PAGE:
By Michelle Pelletier Marshall
---- — ROWLEY — In the latest of changes during a year of great flux in the town’s water department, business manager Laura Hamilton gave her resignation to the Board of Selectmen Monday, listing Oct. 18 as her last day.
Citing a “tumultuous past year” after 19 years with the department, Hamilton said the hours she was required to work and the responsibilities she was assigned were not in the purview of her hire. “I have always tried to do my best to serve the citizens of this town during this difficult time,” said Hamilton in her resignation letter.
As a result of Hamilton’s departure, the water department has a near-urgent need to find a replacement to handle the business functions, such as payroll, purchasing and accounts payable and receivable, that were among Hamilton’s responsibilities.
“We have a real need to fund the duties of the business manager and we need to do something quickly,” said Water Commissioner Tim Toomey.
A joint meeting of the water department Board and Board of Selectmen was called to address this issue. Also, selectmen agreed to transfer the $32,000 left in the business manager salary account to the expense maintenance account, allowing for the water department to hire a temporary accounting services company.
Residents will see this transfer up for approval on the town warrant at the Special Fall Town Meeting on Monday, Nov. 4 at 7:30 p.m. at the Pine Grove School.
Providing for interim services through the end of the fiscal year – June 30, 2014 – will allow the water department time to evaluate the possibilities of hiring another in-house business manager or outsourcing these responsibilities to a water management company.
“There have been such changes in the water department in the last year that we need to solidify the operations and give the board and operators a chance to see how things come together before we make the commitment to hiring a new business manager,” said Selectman Dave Petersen.
Toomey echoed Petersen’s sentiments, indicating the water board would look into what was in the best interest of the department and town before any decisions were made, and that at this stage, the need to get the deficit [from Hamilton’s leaving] filled quickly was priority.
The two boards were hopeful that the article would be approved at the Fall Town Meeting, and they could move forward quickly. Town administrator Deborah Eagan and Toomey agreed to create a Request for Proposals in preparation of hiring an accounting firm.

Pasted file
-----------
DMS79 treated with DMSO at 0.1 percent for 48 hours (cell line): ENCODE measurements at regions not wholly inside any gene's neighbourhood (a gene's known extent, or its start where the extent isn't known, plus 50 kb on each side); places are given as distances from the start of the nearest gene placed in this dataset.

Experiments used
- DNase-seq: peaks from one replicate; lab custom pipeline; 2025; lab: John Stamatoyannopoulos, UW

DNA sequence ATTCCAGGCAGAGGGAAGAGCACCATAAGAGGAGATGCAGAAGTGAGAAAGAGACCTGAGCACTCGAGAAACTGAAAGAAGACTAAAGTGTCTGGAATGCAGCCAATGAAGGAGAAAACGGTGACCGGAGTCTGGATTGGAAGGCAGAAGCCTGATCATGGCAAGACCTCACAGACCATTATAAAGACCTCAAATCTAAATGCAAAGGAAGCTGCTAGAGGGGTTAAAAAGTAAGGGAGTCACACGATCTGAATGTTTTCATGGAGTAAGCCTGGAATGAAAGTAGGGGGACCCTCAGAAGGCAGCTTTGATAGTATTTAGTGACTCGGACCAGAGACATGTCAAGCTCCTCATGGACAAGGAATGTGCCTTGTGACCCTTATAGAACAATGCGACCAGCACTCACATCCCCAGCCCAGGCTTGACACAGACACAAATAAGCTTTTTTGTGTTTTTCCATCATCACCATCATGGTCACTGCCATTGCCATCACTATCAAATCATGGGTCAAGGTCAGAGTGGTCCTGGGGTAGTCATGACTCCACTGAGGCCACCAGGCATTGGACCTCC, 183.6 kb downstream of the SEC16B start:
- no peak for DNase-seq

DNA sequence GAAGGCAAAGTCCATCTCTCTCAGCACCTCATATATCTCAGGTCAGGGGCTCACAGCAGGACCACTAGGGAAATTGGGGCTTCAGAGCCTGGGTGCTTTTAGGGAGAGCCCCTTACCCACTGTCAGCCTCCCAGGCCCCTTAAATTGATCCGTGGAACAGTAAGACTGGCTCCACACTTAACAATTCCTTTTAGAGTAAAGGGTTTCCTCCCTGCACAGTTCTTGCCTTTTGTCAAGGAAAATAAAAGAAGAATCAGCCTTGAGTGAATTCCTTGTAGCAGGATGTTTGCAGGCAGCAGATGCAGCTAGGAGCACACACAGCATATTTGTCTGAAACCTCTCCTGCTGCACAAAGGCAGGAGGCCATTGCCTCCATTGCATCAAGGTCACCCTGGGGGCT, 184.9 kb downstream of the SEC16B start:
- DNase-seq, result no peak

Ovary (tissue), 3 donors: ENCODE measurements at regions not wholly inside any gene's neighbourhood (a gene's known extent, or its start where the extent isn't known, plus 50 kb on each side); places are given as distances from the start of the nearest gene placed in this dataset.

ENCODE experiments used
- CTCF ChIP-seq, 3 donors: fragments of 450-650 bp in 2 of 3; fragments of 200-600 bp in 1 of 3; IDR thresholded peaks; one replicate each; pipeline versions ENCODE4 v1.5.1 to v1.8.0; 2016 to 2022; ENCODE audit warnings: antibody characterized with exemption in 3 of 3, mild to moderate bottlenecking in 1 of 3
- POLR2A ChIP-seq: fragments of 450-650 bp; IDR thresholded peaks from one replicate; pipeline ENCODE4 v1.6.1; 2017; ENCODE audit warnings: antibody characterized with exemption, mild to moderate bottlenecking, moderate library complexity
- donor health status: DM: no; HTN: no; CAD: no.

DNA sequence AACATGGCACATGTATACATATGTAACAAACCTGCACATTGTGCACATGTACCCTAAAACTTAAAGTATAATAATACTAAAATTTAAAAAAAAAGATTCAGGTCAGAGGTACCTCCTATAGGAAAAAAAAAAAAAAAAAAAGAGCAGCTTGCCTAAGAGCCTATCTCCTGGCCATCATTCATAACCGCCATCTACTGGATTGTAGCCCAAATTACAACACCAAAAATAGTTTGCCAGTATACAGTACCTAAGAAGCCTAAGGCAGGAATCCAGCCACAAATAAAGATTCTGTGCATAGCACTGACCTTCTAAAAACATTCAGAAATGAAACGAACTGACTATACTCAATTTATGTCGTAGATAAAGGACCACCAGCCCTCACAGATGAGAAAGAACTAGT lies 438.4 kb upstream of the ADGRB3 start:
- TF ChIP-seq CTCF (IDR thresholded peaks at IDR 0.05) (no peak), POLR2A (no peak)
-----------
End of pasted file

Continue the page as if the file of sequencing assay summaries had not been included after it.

Over the year, the water department has been on the radar of town and state officials, beginning in January with an investigation into a $45,000 overage on the new garage addition built at the department’s 401 Central Street location. This resulted in charges of misappropriation of funds, violations of procurement laws and insufficient bid documentation causing the department to be closely monitored by the selectmen’s office and under the direction of the town administrator to organize its fiscal, procurement and operations management.
Then in February, the town was fined $25,000 by the DEP for the actions of the water department’s primary and secondary operators, Jason Masse and Jason Kneeland, respectively, who were found in illegal possession of untagged deer and with butchering deer at the Boxford Road well station. Both men resigned in March. During these months, Water Superintendent John Rezza was out for two non-consecutive months on medical leave, and Hamilton served as the interim superintendent.
Recent efforts to right the department include promoting current employee Rob Swiniarski, who had been with the water department for five years, to secondary operator earlier this spring, and hiring a new primary operator — Glenn Smith from the Georgetown Water Department, who began on July 29.
Since that time, Carmine Federico has been hired as the new administrative assistant in the department, and Peter King, who had worked as a water operator for the town of Topsfield, will start as the second secondary operator on Nov. 1.